General role in biology: In mature nervous system, glutamate is known to play important role in synaptic plasticity. Similarly important is this neurotransmitter during development where it regulates neurogenesis, neurite outgrowth, synaptogenesis and apoptosis (reviewed in Mattson, 1996; Meldrum, 2000; Mattson, 2008).
The proper functioning of the central nervous system relays on the physiological homeostasis between glutamate and GABA, creating the opposite excitatory/inhibitory forces in the brain. Together, these two neurotransmitters constitute more than 90% of all neurotransmission. If this homeostasis is disturbed it could lead to anxiety disorders (Wieronska et al., 2015).
How It Is Measured or Detected
Methods that have been previously reviewed and approved by a recognized authority should be included in the Overview section above. All other methods, including those well established in the published literature, should be described here. Consider the following criteria when describing each method: 1. Is the assay fit for purpose? 2. Is the assay directly or indirectly (i.e. a surrogate) related to a key event relevant to the final adverse effect in question? 3. Is the assay repeatable? 4. Is the assay reproducible?
No OECD methods are available to measure glutamate release.
There are radioactive assays like [3H]glutamate release assay and spectrophotometric commercially available kits to measure glutamate in cell culture medium (release) or intracellular (cell lysate) using LC-MS. Furthermore, neurotransmitters including glutamate can be measured by HPLC with fluorescence detector.
Domain of Applicability
Whereas glutamatergic transmission in vertebrates is excitatory, mediated by glutamate-gated cation channels, glutamate serves as both an excitatory and an inhibitory transmitter in invertebrates (Cleland, 1996).
Blanke ML, VanDongen AMJ. (2009) Activation Mechanisms of the NMDA Receptor. In: Van Dongen AM, editor. Biology of the NMDA Receptor. Boca Raton (FL): CRC Press; Chapter 13. Available from: http://www.ncbi.nlm.nih.gov/books/NBK5274/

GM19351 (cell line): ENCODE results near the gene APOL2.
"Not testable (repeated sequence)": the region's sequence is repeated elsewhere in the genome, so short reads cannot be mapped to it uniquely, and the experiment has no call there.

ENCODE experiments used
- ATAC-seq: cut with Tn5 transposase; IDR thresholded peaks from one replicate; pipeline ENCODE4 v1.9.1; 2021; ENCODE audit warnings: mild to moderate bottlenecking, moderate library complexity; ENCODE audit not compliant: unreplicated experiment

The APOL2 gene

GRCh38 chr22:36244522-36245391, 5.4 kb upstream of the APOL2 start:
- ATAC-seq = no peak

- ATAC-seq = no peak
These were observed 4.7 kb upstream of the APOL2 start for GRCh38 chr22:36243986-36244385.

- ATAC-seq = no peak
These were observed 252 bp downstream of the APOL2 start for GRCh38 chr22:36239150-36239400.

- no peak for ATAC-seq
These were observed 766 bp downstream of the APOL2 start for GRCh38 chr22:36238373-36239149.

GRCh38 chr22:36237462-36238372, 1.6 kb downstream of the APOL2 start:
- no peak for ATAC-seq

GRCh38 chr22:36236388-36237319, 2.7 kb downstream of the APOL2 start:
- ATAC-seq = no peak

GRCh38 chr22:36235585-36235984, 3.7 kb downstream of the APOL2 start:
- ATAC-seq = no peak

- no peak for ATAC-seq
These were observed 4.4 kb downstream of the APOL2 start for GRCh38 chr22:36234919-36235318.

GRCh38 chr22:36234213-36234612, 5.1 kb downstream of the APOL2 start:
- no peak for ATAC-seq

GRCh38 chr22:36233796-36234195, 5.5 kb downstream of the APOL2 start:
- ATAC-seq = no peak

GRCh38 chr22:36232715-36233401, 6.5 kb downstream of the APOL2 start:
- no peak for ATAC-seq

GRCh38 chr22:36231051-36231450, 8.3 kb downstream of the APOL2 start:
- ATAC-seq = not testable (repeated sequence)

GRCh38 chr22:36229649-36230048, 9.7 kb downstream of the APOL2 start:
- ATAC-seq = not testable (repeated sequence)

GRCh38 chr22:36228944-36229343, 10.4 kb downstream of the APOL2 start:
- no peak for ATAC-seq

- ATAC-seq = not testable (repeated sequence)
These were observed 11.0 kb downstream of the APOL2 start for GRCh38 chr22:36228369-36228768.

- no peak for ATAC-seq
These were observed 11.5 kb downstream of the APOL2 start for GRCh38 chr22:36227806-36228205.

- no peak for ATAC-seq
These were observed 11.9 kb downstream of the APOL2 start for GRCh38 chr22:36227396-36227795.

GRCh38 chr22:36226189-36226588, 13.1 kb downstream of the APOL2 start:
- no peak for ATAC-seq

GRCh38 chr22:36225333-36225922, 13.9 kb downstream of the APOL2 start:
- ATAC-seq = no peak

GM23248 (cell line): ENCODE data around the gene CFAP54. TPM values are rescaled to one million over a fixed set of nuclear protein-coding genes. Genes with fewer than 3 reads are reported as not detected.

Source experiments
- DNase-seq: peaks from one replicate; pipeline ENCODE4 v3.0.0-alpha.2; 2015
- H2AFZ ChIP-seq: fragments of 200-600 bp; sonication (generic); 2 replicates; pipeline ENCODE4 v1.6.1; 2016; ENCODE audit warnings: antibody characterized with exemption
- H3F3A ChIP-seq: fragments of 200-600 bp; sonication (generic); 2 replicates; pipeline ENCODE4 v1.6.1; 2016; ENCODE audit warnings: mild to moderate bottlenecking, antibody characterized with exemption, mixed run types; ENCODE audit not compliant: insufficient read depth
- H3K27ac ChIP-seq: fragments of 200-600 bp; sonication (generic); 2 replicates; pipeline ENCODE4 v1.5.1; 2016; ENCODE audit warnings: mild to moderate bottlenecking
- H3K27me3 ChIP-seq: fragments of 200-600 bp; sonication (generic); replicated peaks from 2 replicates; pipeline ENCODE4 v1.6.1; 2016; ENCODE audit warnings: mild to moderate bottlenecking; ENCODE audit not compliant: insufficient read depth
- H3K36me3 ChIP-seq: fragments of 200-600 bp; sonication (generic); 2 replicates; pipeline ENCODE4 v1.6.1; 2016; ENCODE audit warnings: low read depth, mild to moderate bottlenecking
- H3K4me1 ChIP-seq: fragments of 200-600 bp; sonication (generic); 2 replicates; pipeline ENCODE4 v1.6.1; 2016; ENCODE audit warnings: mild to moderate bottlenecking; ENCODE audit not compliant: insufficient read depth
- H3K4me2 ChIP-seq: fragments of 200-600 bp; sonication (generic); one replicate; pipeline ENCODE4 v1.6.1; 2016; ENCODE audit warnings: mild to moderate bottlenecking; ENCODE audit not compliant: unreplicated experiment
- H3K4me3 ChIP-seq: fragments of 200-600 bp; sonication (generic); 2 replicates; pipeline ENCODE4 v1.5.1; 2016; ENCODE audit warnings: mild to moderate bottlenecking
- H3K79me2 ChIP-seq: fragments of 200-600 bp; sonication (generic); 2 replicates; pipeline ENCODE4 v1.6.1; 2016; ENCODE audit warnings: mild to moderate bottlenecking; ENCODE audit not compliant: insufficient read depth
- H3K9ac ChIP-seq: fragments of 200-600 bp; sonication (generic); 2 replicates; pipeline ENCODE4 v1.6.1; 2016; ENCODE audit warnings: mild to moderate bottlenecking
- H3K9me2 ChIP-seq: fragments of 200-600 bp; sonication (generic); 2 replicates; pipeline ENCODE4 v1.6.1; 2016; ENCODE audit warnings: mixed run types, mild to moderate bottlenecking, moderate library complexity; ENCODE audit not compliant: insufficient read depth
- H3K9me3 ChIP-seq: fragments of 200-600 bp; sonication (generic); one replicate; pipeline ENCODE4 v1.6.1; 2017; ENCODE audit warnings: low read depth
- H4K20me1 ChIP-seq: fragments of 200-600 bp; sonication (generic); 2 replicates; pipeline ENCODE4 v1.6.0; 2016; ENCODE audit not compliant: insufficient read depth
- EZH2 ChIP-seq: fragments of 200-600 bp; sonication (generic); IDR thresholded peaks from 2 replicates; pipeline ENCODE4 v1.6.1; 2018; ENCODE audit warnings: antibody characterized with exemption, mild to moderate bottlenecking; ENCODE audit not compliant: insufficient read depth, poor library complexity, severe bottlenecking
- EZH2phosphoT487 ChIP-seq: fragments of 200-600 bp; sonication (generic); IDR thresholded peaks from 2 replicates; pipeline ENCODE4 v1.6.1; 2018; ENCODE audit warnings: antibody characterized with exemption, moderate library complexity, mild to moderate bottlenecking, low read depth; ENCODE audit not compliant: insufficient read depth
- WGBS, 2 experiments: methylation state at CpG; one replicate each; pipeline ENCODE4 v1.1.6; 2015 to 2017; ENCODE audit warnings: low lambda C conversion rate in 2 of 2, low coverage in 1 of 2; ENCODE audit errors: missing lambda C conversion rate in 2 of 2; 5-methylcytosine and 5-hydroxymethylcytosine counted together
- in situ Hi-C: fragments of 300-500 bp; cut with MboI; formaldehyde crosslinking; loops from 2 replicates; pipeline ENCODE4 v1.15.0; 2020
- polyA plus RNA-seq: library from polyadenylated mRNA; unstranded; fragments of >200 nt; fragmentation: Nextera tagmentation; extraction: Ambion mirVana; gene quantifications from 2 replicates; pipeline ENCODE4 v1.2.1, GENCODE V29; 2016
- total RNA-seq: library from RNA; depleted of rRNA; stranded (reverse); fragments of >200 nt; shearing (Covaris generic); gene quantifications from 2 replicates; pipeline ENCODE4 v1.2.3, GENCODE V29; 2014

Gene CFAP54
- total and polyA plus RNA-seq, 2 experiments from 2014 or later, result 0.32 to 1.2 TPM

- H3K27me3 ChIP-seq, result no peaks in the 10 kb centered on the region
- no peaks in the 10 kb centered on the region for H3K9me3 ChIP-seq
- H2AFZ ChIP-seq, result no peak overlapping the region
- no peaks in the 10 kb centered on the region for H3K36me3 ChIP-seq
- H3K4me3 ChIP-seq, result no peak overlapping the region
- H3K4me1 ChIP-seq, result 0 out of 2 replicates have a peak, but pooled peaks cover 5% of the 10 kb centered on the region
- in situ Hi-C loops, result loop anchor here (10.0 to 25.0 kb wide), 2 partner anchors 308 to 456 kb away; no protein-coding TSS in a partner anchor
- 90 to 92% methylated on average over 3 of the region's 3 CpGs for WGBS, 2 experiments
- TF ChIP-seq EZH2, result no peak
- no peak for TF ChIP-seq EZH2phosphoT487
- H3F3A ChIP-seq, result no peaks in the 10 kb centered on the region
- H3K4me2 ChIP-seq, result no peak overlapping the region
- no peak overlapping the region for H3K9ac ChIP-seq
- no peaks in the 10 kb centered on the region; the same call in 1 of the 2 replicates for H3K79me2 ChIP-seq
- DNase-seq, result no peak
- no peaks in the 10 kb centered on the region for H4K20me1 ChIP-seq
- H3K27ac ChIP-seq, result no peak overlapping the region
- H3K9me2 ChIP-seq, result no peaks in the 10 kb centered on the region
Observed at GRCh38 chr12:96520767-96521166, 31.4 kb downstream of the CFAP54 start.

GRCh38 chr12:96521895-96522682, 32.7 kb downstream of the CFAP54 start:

Cleland TA. (1996) Inhibitory glutamate receptor channels. Mol Neurobiol. 13: 97-136.
Mattson MP. (1996) Calcium and free radicals: mediators of neurotrophic factor and excitatory transmitter regulated developmental plasticity and cell death. Perspect Dev Neurobiol. 3: 79-91.
Mattson MP. (2008) Glutamate and neurotrophic factors in neuronal plasticity and disease. Ann N Y Acad Sci. 1144: 97-112.
Meldrum BS. (2000) Glutamate as a neurotransmitter in the brain: review of physiology and pathology. J Nutr. 130: 1007S-1015S.
Nedergaard M, Takano T, Hansen AJ. (2002) Beyond the role of glutamate as a neurotransmitter. Nat Rev Neurosci. 3: 748-755.
Platt SR. (2007) The role of glutamate in central nervous system health and disease-a review. Vet J. 173: 278-286.
Rundfeldt C, Wlaź P, Löscher W. (1994) Anticonvulsant activity of antagonists and partial agonists for the NMDAR-associated glycine site in the kindling model of epilepsy. Brain Res. 653: 125-130.
Wieronska JM, Kłeczek N, Woźniak M, Gruca P, Łasoń-Tyburkiewicz M, Papp M, Brański P, Burnat G, Pilc A. (2015) mGlu₅-GABAB interplay in animal models of positive, negative and cognitive symptoms of schizophrenia.Neurochem Int. 88: 97-109.